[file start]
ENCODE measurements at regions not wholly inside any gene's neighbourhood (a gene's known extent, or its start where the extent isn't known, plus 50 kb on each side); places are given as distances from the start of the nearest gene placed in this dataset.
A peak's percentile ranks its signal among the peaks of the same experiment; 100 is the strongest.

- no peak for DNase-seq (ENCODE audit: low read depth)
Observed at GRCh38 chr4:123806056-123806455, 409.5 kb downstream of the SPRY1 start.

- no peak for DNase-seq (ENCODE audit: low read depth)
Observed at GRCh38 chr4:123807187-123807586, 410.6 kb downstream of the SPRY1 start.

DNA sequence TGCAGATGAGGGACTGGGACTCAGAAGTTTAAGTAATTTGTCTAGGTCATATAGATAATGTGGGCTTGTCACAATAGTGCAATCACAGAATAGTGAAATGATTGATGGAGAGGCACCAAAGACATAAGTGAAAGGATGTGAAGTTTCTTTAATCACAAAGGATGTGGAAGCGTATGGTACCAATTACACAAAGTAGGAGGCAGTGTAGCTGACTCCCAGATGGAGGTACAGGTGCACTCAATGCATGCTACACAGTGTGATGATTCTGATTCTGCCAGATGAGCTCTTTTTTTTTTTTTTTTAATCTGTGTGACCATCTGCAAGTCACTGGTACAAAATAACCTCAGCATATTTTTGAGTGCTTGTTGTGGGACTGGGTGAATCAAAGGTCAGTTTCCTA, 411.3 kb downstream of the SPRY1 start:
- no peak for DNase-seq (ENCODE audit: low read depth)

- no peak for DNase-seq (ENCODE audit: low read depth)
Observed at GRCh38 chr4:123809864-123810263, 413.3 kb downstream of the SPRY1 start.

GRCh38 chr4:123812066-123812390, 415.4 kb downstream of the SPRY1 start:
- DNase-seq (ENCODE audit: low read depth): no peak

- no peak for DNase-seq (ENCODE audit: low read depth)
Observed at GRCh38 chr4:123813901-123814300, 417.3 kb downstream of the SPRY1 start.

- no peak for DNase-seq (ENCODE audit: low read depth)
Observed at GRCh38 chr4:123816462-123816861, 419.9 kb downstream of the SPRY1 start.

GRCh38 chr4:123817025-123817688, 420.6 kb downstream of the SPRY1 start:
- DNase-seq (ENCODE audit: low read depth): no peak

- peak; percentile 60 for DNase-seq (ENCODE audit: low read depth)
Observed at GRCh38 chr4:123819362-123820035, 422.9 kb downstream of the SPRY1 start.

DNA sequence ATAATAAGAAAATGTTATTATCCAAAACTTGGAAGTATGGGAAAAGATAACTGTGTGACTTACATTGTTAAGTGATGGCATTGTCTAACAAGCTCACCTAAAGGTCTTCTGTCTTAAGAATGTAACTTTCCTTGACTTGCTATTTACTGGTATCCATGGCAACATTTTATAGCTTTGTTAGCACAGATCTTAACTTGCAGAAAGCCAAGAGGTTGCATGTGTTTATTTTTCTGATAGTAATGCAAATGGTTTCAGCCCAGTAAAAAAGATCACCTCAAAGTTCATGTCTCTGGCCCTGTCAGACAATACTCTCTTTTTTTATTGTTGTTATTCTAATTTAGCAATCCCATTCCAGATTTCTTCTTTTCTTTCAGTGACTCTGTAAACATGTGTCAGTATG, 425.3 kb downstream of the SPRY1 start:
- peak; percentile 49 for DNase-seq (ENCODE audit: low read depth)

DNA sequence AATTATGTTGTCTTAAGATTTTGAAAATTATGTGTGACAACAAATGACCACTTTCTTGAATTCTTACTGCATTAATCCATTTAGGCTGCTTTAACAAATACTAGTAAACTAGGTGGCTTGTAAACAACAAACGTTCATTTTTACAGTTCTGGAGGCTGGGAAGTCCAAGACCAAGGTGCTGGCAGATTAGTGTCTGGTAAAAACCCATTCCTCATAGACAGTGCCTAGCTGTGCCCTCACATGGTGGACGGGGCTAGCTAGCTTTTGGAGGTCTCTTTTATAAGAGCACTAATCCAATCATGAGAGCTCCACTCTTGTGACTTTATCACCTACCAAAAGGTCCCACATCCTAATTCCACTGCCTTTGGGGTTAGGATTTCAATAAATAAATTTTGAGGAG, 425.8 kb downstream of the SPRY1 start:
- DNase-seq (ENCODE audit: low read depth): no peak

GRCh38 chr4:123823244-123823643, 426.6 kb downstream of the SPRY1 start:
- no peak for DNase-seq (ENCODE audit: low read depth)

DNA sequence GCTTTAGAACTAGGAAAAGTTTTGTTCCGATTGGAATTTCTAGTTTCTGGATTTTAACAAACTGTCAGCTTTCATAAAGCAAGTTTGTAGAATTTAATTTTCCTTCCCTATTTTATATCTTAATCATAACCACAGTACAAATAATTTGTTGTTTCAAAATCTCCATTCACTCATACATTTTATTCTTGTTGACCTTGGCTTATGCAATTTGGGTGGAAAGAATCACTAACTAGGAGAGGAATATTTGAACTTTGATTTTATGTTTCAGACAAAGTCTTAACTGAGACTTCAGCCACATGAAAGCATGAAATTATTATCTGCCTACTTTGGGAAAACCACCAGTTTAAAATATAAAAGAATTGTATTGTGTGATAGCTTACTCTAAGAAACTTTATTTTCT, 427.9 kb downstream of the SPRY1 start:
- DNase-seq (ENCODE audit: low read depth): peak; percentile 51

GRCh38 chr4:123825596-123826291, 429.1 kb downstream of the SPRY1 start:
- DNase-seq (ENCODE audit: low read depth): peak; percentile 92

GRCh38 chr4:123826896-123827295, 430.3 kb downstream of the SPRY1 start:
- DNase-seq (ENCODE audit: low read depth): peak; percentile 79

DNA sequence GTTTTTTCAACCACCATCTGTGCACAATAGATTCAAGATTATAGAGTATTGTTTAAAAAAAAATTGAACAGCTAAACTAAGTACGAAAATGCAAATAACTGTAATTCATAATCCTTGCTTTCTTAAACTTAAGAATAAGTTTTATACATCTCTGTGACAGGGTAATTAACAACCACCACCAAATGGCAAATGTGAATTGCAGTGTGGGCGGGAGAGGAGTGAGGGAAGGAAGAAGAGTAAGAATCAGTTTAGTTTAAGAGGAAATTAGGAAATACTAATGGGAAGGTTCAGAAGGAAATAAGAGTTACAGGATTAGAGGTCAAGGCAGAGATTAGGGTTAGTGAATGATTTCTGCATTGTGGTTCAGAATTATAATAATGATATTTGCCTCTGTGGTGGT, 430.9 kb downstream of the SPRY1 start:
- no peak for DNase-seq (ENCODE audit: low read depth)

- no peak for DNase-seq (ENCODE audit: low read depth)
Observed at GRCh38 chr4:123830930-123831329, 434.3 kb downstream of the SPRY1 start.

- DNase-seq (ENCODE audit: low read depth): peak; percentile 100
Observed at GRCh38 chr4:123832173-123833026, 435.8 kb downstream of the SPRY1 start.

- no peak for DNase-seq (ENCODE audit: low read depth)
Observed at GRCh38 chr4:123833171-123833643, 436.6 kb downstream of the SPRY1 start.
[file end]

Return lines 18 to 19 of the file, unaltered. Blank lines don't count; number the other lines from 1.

- DNase-seq (ENCODE audit: low read depth): no peak

- peak; percentile 60 for DNase-seq (ENCODE audit: low read depth)